How does my company’s accounting method impact its bottom line?

Do you know if the accounting method you’re using is the right one for your business?

The difference between cash and accrual accounting lies in the timing of when sales and purchases are recorded. Cash accounting recognizes revenue and expenses only when money changes hands, but accrual accounting recognizes revenue when it’s earned, and expenses when they’re billed (not paid).

The cash basis is easy to determine when a transaction has occurred (the money is in the bank or out of the bank) without the need to track receivables or payables. Since transactions aren’t recorded, per se, until the cash is received or paid, the business’ income isn’t taxed until it’s in the bank.

In the accrual accounting method, revenues and expenses are recorded when they are earned, regardless of when the money is actually received or paid. The upside is a more realistic idea of income and expenses during a period of time, providing a long-term picture that cash accounting doesn’t provide. The downside is it doesn’t provide any awareness of cash flow. Accrual basis accounting without careful monitoring of cash flow can have potentially devastating consequences.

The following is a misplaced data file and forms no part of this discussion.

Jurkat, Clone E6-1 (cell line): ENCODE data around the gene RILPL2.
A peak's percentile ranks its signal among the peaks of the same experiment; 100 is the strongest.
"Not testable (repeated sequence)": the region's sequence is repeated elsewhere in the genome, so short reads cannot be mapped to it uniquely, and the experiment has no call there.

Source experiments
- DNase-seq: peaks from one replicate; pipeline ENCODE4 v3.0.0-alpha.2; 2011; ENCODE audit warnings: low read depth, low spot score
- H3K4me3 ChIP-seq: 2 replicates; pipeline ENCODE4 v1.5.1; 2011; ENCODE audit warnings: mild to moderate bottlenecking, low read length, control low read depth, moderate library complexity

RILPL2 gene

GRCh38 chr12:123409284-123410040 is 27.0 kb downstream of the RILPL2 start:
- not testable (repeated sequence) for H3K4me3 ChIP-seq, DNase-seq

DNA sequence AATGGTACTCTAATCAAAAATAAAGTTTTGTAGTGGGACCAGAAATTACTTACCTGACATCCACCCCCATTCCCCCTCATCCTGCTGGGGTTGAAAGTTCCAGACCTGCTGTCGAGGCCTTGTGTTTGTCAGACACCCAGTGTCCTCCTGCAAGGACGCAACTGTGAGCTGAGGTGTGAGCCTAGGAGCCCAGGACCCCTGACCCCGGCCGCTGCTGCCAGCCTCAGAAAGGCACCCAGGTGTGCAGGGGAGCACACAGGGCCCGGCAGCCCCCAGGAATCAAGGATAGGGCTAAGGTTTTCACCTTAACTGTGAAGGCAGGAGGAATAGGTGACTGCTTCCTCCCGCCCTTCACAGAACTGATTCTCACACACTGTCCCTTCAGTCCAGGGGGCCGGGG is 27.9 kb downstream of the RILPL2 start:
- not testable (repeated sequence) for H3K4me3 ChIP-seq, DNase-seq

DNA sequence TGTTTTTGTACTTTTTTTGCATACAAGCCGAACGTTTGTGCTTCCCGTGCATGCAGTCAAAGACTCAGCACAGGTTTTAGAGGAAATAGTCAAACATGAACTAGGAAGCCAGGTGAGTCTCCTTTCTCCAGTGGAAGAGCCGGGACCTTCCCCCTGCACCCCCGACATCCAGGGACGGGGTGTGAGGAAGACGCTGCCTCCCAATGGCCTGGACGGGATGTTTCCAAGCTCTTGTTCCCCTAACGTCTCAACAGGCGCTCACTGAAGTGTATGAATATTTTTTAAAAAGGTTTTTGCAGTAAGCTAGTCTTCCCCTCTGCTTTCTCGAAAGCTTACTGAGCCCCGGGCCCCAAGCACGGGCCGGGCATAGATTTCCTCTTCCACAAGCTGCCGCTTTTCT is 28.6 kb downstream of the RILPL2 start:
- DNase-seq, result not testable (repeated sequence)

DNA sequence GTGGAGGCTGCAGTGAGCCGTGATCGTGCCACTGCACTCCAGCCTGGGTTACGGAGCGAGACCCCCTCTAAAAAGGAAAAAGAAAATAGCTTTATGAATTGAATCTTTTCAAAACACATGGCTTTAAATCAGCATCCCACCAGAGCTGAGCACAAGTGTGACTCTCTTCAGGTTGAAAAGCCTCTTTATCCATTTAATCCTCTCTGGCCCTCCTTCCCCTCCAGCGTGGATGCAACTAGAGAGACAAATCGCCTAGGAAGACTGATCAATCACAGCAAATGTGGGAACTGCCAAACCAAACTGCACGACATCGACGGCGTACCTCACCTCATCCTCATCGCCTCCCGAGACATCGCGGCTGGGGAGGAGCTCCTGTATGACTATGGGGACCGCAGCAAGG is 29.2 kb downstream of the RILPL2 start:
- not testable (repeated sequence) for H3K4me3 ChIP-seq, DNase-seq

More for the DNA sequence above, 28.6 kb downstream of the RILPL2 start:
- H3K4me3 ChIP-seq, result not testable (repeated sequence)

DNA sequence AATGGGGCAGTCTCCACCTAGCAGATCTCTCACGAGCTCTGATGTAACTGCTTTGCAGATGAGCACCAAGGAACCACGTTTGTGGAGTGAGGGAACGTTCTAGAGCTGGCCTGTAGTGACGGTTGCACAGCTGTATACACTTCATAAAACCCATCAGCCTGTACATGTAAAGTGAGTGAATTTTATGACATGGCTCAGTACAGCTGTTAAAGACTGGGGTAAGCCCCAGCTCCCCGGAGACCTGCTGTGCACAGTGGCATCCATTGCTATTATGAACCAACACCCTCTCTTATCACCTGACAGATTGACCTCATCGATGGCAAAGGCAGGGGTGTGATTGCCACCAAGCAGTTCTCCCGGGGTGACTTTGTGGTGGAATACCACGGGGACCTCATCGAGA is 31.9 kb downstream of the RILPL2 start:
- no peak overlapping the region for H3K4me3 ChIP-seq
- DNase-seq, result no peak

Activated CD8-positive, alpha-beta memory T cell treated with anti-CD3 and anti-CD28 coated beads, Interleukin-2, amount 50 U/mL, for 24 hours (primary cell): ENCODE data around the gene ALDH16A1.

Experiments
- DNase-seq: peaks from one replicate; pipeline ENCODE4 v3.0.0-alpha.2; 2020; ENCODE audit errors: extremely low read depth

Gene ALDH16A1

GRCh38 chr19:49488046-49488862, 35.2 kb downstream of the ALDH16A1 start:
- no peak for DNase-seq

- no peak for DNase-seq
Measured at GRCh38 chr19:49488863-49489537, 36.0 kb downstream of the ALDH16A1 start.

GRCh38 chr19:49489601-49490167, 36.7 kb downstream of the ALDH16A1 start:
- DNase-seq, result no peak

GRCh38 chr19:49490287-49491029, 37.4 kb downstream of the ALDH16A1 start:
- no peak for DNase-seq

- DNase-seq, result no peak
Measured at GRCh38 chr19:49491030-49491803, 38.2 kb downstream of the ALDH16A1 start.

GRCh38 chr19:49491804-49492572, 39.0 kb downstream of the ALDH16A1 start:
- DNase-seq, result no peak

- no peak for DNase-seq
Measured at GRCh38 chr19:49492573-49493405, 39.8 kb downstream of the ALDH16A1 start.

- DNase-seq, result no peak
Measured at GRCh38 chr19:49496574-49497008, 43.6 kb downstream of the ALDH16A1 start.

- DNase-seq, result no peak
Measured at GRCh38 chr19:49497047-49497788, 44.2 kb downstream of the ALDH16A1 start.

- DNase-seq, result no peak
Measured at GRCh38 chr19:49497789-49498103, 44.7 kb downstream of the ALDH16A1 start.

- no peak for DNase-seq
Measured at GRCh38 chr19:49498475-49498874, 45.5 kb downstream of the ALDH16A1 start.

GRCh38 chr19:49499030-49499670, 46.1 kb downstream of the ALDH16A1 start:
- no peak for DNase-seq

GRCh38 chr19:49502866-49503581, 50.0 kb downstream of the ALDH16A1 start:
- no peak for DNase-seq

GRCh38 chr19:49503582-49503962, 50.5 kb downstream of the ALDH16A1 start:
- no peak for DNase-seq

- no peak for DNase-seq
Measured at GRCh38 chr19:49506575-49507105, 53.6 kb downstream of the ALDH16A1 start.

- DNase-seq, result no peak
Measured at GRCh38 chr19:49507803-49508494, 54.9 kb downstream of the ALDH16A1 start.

Tax Impact

Let’s say you own a business that sells machinery. If you sell $5,000 worth of machinery in December, under the cash method, that amount is not recorded in the books until the customer hands you the money or you receive the check.

Under the accrual method, the $5,000 is recorded as revenue immediately when the sale is made, even if you receive the money in January and thus pay taxes on it.

The same principle applies to expenses. If you receive an electric bill for $1,700, under the cash method, the amount is not added to the books until you pay the bill.

However, under the accrual method, the $1,700 is recorded as an expense the day you receive the bill.

Should I use cash or accrual?

If your business is a corporation (other than an S Corp) that averages more than $25 million in gross receipts over the past three years, the IRS requires you to use the accrual method. If your business doesn’t hit those criteria, you can use the cash method.

Keep in mind that the IRS requires companies to use and maintain the same accounting method to report taxable income for a year — so no changing halfway through a tax year.

Some businesses can choose the hybrid method of accounting, wherein they use accrual accounting for inventory and the cash method for their income and expenses.

If you’re unsure of which accounting method is best for your business, speak with us.

More Tax Tips

Would you like more year-end tax tips? Download our new, Year-End Tax Planning Guide.